Achilles tendonitis is no joke. If you’ve been smart about it and taken some time off from running, you’re probably starting to miss your daily jog!
Wondering how to return to running after Achilles tendonitis in a way that doesn’t put you at risk of further injury?
The good news is that if you do it right, your Achilles tendon should stay safe, pain-free, and uninjured when you’re returning to your previous levels of running.
Here’s everything you should know if you’ve had Achilles tendonitis before, are recovering from it now, or want to be prepared for the future.
How Long Does Achilles Tendonitis Take To Heal?
Everybody heals from an injury differently. In general, Achilles tendonitis takes between 4 and 8 weeks to heal.
But it depends on the severity and the steps taken while recovering. If you catch it early, you can expect to be back on your feet in about four weeks.
How Do You Know If You Are Ready to Start Running Again?
You shouldn’t return to your normal activity level until the pain is gone. There should be no pain or stiffness when you wake in the morning, and your foot should feel pain-free when walking or standing throughout the day.
If you experience slight pain when walking, standing, bending, or placing any pressure on your feet, you should wait to begin running again.
Starting to run too early—before your pain is gone—can leave you open to reinjuring your foot and doing permanent damage.
Tips Before You Start Running
Once you are pain-free and ready to start running again, you should take the following steps to minimize your risk of developing Achilles tendonitis again.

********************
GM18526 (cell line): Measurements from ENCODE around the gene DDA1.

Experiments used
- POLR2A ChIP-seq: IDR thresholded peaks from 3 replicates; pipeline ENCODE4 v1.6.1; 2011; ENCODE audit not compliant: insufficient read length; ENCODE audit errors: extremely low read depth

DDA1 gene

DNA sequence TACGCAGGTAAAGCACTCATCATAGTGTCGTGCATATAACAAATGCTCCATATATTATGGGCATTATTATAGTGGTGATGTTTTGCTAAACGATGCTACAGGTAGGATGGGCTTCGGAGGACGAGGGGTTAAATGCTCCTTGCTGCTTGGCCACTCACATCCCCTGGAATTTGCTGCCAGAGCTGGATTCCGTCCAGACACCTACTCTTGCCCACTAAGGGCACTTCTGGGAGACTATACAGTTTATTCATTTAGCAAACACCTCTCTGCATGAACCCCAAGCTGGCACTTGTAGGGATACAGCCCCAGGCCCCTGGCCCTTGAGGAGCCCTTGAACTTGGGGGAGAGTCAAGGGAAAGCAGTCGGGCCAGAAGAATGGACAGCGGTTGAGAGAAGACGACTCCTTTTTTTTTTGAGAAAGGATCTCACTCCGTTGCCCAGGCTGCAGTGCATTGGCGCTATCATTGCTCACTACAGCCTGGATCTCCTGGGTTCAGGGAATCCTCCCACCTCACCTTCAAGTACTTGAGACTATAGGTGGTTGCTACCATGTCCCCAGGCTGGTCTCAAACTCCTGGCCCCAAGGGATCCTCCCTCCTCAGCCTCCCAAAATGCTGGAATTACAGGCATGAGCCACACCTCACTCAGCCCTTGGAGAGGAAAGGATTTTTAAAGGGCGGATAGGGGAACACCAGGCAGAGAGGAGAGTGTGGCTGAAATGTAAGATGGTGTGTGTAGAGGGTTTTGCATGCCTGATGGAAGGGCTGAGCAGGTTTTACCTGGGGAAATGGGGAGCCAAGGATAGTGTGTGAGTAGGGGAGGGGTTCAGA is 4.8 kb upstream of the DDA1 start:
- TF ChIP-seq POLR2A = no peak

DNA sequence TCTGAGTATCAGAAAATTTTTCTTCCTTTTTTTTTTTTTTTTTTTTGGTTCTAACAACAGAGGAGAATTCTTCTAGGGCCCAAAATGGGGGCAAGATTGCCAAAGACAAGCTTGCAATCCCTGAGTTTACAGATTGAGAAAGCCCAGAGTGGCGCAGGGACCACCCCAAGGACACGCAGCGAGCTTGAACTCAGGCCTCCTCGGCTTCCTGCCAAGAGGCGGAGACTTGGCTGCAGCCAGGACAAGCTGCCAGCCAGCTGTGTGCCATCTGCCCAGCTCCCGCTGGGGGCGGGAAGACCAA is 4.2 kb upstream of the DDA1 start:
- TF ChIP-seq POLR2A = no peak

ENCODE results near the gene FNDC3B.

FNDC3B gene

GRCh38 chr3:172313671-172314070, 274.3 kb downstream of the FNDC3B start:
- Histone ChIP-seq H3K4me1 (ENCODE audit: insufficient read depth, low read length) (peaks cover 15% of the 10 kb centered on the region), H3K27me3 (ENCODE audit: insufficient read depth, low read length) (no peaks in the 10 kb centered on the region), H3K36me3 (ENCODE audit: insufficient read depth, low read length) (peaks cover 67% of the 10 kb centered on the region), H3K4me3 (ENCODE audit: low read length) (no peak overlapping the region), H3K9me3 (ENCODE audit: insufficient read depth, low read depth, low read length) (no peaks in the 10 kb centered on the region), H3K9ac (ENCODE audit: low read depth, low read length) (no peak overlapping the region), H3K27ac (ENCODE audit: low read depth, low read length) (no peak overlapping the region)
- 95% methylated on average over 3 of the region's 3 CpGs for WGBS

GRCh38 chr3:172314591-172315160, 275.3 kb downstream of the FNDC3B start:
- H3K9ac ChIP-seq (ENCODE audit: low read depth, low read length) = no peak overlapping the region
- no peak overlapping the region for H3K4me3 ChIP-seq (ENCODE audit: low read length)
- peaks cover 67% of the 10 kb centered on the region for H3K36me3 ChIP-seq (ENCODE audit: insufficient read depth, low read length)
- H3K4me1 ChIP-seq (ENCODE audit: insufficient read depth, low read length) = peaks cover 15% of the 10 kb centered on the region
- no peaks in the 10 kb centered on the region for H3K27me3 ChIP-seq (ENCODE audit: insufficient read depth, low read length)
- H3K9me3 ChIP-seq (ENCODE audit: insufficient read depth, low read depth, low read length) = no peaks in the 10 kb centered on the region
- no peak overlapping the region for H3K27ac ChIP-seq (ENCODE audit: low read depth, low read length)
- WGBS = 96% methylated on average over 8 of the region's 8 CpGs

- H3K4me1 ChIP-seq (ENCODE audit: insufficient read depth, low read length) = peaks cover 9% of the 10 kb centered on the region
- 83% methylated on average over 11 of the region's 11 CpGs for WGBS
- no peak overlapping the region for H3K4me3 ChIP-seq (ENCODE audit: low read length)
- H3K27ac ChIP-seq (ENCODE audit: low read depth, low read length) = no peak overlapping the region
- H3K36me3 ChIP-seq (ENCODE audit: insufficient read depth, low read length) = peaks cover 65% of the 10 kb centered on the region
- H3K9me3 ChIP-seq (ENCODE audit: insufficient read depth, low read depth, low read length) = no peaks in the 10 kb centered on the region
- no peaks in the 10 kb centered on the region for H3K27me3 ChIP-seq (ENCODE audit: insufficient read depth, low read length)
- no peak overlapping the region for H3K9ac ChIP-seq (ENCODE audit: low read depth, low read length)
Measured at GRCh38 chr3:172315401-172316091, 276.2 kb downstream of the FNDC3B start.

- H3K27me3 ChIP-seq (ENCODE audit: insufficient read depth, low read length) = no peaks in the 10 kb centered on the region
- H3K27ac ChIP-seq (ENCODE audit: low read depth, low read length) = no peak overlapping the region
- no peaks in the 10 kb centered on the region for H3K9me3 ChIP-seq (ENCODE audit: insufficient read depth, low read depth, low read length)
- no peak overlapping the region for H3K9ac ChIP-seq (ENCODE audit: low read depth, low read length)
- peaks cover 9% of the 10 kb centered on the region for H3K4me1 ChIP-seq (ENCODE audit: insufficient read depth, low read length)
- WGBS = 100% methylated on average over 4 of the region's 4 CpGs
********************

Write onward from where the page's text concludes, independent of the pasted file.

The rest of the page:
Reconsider Your Shoes
Your running shoes could be part of the reason you developed Achilles tendonitis in the first place.
The first step is ensuring your shoes are right for your gait. If you’re an overpronator, you need a stability shoe, and if you’re a neutral foot, you can choose a neutral shoe or a light motion control shoe.
The best running shoes for Achilles tendonitis have excellent ankle support, a high heel-to-toe drop, and shock-absorbing cushioning. You may need to reevaluate and change your current shoes if they aren’t supporting your feet enough.
Improving your ankles and hips’ flexibility can help protect your Achilles tendon. We recommend doing Achilles tendon stretches as your warm-up and during the day to keep your lower legs loose and pain-free.
It’s also a good idea to work on your hip flexibility. If you have tight hips, you may find that you use the ankle more during push-off, which could aggravate your Achilles.
However, with loose hips and ankles, there should be no excess pressure placed on the ankles. This will help reduce the chance of developing Achilles tendonitis again.
Stretch Your Calves
Having tight calves may place extra strain on your Achilles tendon, leading to tendonitis. Regularly stretching your calf muscles can help prevent the tendon from inflaming again.